Fallout: The Financial Crisis

A grim outlook for the unemployed

Steve Henn Apr 3, 2009
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Fallout: The Financial Crisis

A grim outlook for the unemployed

Steve Henn Apr 3, 2009
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TEXT OF STORY

KAI RYSSDAL: The Bureau of Labor Statistics offers its monthly unemployment figures every which way. By age and sex. Education level and ethnicity. By reason for and duration of unemployment. But no matter how you chop ’em up, this morning’s numbers were grim.

In all, more than five million jobs have evaporated from the U.S. economy since the recession started 16 months ago. The unemployment rate last month rose to 8.5 percent. And Marketplace’s Steve Henn reports that when you look a little deeper, the details get even worse.


Steve Henn: More than 660,000 Americans lost their jobs last month. And the ranks of the long-term unemployed are rising.

Andrew Stettner: We have never had long-term unemployment this high in the middle of a recession and it is approaching an all time record.

Andrew Stettner is an analyst at National Employment Law Project. He says nearly one in four unemployed workers has been looking for a job for more than six months.

Stettner: You already have a lot of long term unemployment at the same time new people are being laid off.

Stettner says for every new job out there, there are four unemployed workers who want it.

Stettner: There is just so little hiring going on it feels like a game of musical chairs you can’t win.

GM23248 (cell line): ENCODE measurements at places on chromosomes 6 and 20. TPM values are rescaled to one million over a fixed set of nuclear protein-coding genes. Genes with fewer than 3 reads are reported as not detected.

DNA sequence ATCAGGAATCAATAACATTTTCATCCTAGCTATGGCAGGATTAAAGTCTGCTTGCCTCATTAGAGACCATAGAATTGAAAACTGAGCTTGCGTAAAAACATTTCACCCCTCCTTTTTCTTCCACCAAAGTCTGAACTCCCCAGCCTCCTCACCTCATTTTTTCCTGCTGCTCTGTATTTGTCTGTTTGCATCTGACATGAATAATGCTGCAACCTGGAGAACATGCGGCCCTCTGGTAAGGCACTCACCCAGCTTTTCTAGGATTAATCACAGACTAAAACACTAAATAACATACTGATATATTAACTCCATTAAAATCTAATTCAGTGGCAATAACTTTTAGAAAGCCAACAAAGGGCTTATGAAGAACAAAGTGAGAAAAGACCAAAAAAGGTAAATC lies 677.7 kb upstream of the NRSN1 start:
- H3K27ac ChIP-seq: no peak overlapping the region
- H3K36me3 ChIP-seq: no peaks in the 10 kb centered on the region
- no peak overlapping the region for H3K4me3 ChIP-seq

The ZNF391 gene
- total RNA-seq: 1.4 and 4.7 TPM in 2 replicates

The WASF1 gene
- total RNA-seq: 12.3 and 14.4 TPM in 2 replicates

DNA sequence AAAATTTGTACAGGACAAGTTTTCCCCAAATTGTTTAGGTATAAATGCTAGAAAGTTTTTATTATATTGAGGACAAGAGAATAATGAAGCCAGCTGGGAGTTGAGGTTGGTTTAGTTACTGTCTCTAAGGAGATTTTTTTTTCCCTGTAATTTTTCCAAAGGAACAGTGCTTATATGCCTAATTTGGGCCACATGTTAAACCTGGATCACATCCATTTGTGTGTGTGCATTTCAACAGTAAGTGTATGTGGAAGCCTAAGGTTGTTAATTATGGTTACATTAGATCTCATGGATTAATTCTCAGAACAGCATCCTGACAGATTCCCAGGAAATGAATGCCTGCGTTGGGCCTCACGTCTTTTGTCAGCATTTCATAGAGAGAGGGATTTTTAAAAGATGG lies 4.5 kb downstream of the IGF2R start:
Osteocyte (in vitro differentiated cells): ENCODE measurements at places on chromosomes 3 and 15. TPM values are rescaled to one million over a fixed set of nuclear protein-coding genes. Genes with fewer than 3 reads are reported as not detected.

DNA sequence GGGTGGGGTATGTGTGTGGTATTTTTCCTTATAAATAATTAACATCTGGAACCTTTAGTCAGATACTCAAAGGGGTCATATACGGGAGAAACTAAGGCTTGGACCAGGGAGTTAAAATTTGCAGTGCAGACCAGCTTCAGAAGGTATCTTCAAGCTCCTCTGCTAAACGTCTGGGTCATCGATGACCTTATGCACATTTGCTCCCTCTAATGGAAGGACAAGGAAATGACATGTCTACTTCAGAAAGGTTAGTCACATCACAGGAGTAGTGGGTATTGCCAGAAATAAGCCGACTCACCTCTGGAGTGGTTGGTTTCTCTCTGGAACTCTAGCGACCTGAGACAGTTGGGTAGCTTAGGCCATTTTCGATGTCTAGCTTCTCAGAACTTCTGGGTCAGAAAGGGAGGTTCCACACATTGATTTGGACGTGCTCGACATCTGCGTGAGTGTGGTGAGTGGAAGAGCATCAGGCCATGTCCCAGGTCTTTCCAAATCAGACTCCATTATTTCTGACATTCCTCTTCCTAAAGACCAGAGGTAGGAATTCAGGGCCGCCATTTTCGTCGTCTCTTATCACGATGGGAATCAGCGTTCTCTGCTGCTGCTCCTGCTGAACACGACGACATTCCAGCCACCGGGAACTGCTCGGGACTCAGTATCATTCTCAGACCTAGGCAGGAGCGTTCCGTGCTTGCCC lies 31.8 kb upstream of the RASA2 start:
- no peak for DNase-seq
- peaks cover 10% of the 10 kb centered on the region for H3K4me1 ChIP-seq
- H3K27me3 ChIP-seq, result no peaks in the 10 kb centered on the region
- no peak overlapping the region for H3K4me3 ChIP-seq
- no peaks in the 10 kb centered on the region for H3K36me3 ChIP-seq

Merry Domke feels lucky. Although she one of millions who are under-employed.

Merry Domke: It’s a tough economy, so I’m just a happy that I am one of the few people who has their job and hopefully I will keep my job.

Domke is an aide at a nursing home in Scandia, Minn. If she works full time she gets health insurance. Over the summer she was close, averaging 36 hours a week.

Merry Domke: Now I’m down to about 28 to 32 hours a week.

That means less money and no health insurance. Stettner says Domnke’s experience is common.

Stettner: There’s nearly nine million workers who don’t have full time hours but really want them, and that’s crushing.

When you add it all up — unemployed, underemployed, and folks who have given up and stopped looking — nearly 17 percent of Americans don’t have the jobs they need.

In Washington, I’m Steve Henn, for Marketplace.

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